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I am trying to solve the following problem and am wondering firstly if my solution is correct and alternatively if there is a shorter way to compute this.

In a branching process the number offspring per individual has a binomial distribution with parameters 2, p. Starting with a single individual, what is the probability that the population becomes extinct for the first time in the third generation.

The PGF of the binomial distribution is $G(s) = (ps + q)^n$

The probability that the population becomes extinct for the first time in the third generation can be evaluated by the function $G(G(G(0))) - G(G(0))$ and more precisely it is meant to be the smallest non-negative solution to the above equation.

$$G(G(G(s))) - G(G(s)) = (p(p(ps + q)^2+ q)^2)^2 - (p(ps + q)^2+ q)^2$$ Solving and substituting $n = 2$, $q= 1-p$ and $s=0$ I got $$G(G(G(0))) - G(G(0)) = p^2(p^3 - 2p^2 + 1)^4 - (p(p - 1)^2 - p + 1)^2$$ which expands out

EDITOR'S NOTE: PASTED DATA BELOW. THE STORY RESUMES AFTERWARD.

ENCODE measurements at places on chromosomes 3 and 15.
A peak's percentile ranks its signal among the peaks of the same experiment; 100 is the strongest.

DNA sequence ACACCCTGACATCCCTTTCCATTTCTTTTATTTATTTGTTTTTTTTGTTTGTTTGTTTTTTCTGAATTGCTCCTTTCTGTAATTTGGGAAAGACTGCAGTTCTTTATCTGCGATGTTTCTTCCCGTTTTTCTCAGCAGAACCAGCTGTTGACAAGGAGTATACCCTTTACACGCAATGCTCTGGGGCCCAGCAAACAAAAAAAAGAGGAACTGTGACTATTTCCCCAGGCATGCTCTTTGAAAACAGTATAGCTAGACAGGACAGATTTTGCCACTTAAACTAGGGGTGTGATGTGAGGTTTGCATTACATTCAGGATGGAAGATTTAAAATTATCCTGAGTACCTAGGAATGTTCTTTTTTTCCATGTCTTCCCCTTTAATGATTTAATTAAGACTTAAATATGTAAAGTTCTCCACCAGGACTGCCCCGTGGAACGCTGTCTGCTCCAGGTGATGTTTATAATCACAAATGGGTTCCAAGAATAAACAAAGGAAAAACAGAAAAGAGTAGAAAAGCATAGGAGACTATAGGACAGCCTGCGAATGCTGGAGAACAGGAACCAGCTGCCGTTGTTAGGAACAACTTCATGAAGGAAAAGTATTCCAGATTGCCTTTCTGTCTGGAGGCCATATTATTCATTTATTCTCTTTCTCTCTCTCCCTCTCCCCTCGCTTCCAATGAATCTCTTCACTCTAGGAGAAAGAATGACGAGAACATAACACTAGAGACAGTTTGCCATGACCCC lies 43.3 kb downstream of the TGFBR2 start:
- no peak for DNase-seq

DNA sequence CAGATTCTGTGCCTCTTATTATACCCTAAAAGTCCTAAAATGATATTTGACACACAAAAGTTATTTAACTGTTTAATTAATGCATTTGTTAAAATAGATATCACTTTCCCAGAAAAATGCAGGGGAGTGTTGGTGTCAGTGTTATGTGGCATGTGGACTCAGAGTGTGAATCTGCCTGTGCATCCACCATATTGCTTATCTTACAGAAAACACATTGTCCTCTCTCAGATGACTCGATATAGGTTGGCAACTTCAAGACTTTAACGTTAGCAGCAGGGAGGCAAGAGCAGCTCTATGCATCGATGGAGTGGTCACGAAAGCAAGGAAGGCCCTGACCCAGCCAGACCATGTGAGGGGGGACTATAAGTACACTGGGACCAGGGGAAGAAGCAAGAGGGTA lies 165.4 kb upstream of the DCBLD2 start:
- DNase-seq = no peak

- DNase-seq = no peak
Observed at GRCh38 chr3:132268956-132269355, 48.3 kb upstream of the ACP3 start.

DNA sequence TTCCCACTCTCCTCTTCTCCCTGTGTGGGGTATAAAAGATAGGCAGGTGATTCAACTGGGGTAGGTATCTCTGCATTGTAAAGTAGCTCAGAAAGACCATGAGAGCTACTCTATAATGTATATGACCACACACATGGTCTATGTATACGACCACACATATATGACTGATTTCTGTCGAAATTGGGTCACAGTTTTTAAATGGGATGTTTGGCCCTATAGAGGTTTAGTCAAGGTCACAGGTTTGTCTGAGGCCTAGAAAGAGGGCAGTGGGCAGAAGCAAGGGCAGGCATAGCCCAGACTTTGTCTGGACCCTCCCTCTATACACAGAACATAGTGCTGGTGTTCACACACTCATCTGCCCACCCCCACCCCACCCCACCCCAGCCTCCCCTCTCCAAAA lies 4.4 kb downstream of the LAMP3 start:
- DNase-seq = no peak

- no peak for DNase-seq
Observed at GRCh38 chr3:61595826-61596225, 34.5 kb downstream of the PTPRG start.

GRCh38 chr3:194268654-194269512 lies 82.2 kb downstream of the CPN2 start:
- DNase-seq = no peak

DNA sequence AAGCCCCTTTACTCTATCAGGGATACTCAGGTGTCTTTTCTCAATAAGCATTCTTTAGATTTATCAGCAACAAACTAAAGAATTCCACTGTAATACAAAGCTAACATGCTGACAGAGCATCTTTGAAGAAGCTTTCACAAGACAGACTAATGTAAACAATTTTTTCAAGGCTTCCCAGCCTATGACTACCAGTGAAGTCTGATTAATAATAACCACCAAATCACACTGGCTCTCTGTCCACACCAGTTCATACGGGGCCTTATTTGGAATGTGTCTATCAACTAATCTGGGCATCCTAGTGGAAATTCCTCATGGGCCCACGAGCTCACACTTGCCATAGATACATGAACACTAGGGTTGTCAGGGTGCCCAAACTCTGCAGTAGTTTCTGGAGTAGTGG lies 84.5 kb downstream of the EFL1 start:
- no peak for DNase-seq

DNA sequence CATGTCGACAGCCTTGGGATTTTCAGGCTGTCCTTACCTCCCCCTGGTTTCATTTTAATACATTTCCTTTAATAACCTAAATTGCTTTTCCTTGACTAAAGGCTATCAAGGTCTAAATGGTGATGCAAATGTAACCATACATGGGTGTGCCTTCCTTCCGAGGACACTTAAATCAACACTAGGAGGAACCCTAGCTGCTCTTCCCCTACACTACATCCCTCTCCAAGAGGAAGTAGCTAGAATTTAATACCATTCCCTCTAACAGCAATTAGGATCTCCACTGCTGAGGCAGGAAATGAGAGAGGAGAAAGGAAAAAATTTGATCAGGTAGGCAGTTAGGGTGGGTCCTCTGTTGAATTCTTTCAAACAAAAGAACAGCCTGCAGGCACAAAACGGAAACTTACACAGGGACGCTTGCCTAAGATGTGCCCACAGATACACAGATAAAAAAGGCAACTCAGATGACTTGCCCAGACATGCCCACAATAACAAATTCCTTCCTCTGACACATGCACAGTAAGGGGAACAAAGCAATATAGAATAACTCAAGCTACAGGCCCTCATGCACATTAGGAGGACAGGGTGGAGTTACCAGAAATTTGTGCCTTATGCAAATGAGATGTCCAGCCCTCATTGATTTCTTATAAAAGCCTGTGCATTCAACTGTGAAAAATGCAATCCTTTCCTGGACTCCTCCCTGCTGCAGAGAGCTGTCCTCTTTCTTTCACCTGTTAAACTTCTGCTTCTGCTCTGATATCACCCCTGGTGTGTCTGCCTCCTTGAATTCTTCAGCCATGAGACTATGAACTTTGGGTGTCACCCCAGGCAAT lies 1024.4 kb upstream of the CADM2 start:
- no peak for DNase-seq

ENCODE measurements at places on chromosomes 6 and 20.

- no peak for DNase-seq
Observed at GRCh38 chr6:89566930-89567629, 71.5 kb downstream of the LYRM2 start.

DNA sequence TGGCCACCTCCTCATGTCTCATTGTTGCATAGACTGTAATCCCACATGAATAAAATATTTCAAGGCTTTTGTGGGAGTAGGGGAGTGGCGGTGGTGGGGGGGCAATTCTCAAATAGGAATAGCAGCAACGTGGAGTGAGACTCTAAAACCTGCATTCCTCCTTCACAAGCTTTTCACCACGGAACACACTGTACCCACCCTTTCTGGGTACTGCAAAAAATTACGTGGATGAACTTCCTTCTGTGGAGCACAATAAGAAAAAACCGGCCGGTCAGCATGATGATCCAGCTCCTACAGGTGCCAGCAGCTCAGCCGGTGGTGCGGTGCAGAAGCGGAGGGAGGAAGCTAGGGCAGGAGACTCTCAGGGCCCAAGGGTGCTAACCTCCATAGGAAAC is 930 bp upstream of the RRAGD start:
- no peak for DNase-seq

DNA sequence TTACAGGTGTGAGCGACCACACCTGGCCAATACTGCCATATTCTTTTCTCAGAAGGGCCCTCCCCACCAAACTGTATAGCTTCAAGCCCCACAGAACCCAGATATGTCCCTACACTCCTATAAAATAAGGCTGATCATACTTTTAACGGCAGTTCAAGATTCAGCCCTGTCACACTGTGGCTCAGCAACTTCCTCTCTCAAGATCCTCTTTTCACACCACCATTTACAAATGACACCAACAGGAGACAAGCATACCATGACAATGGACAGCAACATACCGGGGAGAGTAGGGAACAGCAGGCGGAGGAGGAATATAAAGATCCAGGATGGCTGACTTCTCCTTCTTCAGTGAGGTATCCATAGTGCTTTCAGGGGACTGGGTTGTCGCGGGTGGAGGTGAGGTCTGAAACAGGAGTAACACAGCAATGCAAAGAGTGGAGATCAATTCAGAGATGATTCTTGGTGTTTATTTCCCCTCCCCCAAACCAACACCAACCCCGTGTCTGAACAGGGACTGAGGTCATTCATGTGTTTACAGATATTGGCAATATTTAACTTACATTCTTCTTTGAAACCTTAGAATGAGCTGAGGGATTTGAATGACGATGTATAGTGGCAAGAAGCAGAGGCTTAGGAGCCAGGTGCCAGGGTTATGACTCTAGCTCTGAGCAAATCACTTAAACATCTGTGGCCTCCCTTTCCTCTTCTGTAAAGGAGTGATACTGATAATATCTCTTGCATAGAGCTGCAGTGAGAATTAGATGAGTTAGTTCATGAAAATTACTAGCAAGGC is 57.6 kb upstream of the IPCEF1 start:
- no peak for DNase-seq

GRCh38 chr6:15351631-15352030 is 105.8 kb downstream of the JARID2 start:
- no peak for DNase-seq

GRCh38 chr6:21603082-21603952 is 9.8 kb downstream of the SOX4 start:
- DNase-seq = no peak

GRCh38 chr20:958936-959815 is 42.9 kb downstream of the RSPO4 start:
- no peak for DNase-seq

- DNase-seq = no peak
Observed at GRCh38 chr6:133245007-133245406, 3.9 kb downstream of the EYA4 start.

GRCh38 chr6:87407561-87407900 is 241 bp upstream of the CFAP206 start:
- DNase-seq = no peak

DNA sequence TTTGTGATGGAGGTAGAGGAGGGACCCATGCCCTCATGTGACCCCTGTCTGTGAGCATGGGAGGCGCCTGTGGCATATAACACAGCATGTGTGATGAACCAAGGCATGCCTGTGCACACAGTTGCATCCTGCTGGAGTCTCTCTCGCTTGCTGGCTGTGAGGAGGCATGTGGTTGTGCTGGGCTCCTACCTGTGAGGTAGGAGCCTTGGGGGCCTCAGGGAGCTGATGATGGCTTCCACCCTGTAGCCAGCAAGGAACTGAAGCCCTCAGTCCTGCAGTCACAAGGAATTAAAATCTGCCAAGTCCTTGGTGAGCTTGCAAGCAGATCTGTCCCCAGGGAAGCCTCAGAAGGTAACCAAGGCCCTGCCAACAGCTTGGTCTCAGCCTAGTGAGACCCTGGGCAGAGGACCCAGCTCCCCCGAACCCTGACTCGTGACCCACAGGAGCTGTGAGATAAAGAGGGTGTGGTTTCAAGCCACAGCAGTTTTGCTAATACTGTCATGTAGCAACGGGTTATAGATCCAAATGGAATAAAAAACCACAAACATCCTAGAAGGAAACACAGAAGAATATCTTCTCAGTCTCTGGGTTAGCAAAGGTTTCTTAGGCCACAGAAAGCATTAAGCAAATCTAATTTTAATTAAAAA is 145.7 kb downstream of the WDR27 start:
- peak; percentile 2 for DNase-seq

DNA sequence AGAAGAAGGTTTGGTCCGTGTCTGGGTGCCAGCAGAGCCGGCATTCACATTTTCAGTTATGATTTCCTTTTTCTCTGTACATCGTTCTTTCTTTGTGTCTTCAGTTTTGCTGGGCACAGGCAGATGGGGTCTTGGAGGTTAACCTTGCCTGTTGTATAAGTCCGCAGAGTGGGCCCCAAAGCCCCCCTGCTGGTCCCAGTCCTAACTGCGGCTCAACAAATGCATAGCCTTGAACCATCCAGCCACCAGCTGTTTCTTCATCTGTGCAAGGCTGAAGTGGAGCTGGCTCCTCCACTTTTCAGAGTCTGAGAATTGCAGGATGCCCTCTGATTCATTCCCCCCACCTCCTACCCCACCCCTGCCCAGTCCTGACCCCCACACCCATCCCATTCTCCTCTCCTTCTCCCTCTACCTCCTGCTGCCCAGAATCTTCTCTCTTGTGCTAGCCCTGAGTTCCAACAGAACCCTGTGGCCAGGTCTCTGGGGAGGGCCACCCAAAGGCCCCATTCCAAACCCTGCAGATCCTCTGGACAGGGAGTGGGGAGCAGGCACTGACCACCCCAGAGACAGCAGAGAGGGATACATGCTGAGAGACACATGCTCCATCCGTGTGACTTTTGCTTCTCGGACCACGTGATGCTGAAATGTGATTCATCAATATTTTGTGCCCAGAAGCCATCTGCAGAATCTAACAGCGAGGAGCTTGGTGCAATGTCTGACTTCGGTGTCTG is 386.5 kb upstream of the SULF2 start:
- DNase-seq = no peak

$$= p^{14} - 8p^{13} + 24p^{12} - 28p^{11} - 8p^{10} + 48p^9 - 26p^8 - 24p^7 + 23p^6 + 8p^5 - 12p^4 - 2p^3 + 5p^2 - 1$$

According to Matlab other than 1 most of the other roots are either greater than, negative or complex.

I am unsure how to interpret these results and i suspect there to be a mistake in my solution.

Any help would be much appreciated.

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up vote 1 down vote accepted

Your solution is almost corrrect. I get different coefficients for $p^8$ and below. Apparently, you left out a $+q$ in the outermost parentheses of the first summand. Plotting the graph of the correct expression $p^{14}-8p^{13} \pm\ldots$ for $0\le p\le1$ shows a nice curve that starts at 0, ends at 0 and has a single max inbetween. Why are you looking for roots? That would be values of $p$ such that extinction in exactly 3 generations is impossible and this is obviously the case only for $p=0$ or $p=1$.

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Thanks very much for your answer. It was very help full. I can totally see the error and recalculating i got the same result and the graph you mentioned. – Comic Book Guy Sep 2 '12 at 9:58

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